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This man volunteered to take notes at a conference. He never expected to go viral.

The viral tweet proves the 'office housework' gender bias still exists.
Dr. Steuard Jensen, associate professor and physics department chair at Alma College.
Dr. Steuard Jensen, associate professor and physics department chair at Alma College.Courtesy of Dr. Steuard Jensen.

From taking notes, to ordering team lunches, to organizing events at the office, —there’s no doubt women end up doing more “office housework.”

And such inequality is experienced so frequently that when a man stands up against it in a Zoom meeting, it’s a pretty big deal.

Just ask Dr. Michelle P. Kuchera, assistant professor of physics at Davidson College in North Carolina, whose tweet went viral after she wrote about a seemingly small incident that occurred last week at a virtual physicist conference.

During a breakout session in the Partnership for Integration of Computation into Undergraduate Physics Capstone Conference on Aug. 12, Kuchera found herself as the only woman in a group of about 10 physicists, which is typical in her field, she told Know Your Value.

After the physicists started talking, Kuchera said she “defaulted” and volunteered to take notes. To her surprise, a doctor she didn’t know personally spoke up and said, “I am uncomfortable with the only woman in the room delegated to note taking. I can take over that task.”

“That’s the first time anything like that has ever happened to me,” Kuchera said. “The meeting just kept going. I would have felt comfortable saying ‘I will take notes’ if I was dead set on it. But, I thought ‘Oh, OK. I can participate in the conversation more.’ I was super happy about it.”

Dr. Michelle P. Kuchera, assistant professor of physics at Davidson College in North Carolina.Courtesy of Dr. Michelle P. Kuchera.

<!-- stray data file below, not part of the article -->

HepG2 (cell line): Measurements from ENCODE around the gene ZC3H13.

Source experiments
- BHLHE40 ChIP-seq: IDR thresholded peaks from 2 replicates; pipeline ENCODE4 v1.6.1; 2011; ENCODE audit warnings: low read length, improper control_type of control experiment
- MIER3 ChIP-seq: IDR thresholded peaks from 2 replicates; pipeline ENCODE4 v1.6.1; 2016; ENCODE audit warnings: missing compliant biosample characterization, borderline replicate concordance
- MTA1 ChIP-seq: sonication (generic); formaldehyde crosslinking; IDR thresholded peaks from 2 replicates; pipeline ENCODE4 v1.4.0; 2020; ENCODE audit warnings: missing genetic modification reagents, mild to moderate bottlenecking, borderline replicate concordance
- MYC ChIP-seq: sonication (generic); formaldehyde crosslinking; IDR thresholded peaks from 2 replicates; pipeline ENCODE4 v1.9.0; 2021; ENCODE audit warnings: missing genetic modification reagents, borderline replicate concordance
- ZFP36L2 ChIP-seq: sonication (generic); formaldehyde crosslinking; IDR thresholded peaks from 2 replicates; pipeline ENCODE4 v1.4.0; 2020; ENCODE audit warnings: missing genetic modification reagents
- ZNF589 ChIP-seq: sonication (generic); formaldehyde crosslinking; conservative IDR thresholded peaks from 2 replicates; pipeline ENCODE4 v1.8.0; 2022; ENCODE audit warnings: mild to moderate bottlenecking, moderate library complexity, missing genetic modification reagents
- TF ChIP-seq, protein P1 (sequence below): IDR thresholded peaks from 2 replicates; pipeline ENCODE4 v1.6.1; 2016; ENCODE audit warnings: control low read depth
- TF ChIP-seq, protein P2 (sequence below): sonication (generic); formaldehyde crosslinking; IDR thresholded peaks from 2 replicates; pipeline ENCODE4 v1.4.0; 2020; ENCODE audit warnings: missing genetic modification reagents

Kuchera tweeted about the incident, thinking only a few physicist friends would see it. As of today, the tweet has over 77,000 likes. Women who relate to the tweet hail from industries ranging from law to librarian work.

“I woke up the next morning and looked at the numbers, and it was a mixture of a little bit excited, but sad that it resonated with so many people,” Kuchera said.

Her ally who volunteered to take the notes was Dr. Steuard Jensen, associate professor and physics department chair at Alma College. He was surprised that Kuchera had tweeted about the incident at all. He, too, had mixed feelings about the post’s popularity.

“Physics has struggled for a very long time with its gender ratios and macho cultures sometimes. It's one of the things that as a physicist, I sometimes feel helpless to do anything about it, because it’s so ingrained,” he told Know Your Value. “These little things are really the least you can do to make any kind of a difference....And turns out, nobody likes to take notes. When you take notes, you miss things.”

Jensen noted that any moves to make gender equality in physics a reality must be comprehensive.

“It’s the professors who don’t call on the women in the class. It’s the research groups where the women get ignored or their ideas get co-opted by others, those are the places where people get discouraged or dropped out,” he said.

And it’s not just a women’s problem. People of color make up just 16 percent of workers in STEM fields, according to Pew Research, and report that their race is a major factor in their career advancement.

“We do not have a welcoming environment. Not just for women but for people of color, and perhaps in the LGBTQIA community. We don’t have an inclusive environment,” Kuchera said. “The way to improve that is for small things like Steuard is doing, and of course we need much, much larger actions too.”